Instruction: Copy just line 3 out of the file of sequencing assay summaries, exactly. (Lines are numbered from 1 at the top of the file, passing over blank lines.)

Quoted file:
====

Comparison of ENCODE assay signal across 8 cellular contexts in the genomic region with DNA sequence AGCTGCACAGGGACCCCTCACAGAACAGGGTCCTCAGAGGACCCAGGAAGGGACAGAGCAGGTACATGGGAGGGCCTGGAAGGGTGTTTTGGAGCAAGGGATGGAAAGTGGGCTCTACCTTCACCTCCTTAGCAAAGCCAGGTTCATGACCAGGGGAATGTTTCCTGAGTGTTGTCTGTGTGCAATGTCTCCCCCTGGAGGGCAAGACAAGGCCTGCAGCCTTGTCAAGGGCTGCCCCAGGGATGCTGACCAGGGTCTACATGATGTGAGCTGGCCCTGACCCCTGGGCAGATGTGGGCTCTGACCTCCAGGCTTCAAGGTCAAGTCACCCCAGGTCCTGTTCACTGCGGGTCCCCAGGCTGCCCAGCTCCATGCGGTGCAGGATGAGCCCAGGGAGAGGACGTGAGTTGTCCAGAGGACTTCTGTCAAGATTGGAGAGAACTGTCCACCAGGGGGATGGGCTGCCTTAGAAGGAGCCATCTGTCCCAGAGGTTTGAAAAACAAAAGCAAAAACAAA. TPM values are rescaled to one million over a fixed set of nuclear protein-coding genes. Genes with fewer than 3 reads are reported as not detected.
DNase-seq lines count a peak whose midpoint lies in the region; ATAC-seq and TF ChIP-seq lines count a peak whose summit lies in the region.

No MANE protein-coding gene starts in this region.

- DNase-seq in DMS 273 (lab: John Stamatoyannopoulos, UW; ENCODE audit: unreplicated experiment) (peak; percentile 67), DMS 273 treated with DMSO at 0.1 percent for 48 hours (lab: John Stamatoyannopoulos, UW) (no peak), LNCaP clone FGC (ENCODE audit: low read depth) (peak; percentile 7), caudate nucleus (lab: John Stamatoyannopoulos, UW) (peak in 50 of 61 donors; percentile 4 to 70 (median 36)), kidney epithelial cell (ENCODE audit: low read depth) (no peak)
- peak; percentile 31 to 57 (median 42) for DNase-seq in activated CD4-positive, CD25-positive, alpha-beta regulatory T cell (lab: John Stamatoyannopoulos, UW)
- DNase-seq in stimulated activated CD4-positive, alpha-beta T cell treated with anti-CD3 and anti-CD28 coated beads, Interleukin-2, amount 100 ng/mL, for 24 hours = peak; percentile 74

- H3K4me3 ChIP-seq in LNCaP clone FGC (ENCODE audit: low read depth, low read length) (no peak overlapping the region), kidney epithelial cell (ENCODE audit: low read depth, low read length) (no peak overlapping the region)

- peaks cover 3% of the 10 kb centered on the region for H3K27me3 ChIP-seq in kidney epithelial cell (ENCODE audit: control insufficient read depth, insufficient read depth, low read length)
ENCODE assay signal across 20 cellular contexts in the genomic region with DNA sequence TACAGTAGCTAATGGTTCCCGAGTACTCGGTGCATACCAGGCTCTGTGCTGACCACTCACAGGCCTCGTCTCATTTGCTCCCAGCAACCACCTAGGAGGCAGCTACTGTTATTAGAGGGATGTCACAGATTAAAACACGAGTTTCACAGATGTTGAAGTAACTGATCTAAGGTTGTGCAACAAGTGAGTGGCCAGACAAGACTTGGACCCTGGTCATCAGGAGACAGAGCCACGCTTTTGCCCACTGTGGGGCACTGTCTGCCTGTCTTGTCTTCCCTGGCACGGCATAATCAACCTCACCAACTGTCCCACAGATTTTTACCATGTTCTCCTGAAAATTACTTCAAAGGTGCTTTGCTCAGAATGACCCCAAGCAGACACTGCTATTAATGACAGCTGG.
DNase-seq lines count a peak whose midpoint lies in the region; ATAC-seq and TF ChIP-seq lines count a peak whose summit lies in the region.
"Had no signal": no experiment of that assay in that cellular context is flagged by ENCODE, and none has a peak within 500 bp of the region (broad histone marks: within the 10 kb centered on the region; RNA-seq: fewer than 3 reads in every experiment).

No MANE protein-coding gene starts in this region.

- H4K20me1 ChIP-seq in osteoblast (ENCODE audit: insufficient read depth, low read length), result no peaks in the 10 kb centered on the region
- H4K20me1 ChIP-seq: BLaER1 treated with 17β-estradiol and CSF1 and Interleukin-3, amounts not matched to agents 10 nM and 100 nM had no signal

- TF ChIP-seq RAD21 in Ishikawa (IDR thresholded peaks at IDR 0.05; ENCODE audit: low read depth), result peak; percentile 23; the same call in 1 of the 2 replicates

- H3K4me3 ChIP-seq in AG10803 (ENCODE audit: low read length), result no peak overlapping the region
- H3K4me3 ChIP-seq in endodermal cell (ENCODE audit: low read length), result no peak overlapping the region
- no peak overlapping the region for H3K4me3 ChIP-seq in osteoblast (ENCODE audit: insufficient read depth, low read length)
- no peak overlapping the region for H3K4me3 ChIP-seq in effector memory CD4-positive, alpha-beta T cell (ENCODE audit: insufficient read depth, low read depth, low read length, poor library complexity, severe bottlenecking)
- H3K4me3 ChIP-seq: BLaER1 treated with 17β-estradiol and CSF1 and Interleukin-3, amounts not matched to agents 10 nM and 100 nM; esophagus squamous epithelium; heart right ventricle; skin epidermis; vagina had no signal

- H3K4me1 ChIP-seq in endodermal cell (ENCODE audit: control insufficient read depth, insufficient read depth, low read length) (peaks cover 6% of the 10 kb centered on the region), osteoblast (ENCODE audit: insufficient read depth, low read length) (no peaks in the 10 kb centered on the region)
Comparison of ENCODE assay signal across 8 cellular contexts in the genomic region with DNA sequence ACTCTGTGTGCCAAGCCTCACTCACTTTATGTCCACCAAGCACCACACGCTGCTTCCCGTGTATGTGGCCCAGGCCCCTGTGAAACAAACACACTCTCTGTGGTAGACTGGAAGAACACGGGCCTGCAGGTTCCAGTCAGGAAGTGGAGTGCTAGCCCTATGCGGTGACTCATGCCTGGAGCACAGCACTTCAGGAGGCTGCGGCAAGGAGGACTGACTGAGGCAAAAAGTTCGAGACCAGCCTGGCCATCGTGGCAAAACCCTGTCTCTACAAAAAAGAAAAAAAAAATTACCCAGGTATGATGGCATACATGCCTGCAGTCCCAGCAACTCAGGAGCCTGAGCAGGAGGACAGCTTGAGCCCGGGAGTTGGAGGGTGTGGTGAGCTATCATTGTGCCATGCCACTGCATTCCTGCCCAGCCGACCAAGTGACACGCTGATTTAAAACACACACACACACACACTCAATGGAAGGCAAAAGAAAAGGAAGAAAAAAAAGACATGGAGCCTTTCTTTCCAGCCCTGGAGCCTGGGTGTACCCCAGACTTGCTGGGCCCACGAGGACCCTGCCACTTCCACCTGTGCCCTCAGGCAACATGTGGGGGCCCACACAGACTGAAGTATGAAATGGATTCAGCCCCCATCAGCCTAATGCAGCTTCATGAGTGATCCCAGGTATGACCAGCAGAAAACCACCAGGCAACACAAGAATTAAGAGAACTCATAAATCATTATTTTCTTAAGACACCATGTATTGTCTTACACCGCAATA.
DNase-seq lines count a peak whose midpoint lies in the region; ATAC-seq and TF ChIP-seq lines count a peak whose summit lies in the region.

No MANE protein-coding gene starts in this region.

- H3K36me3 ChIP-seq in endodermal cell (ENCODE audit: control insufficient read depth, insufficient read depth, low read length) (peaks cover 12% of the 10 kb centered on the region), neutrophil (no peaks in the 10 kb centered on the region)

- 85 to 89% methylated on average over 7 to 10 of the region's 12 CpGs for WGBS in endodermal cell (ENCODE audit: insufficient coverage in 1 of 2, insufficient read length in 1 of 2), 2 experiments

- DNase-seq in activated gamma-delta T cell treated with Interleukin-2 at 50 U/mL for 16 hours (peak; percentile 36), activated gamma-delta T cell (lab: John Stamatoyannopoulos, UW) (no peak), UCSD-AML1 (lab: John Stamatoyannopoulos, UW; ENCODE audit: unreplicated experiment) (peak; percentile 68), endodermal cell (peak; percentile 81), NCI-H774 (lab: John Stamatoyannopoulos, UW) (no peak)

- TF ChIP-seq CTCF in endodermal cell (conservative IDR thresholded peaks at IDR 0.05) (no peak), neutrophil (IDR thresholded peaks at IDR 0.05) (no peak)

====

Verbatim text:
No MANE protein-coding gene starts in this region.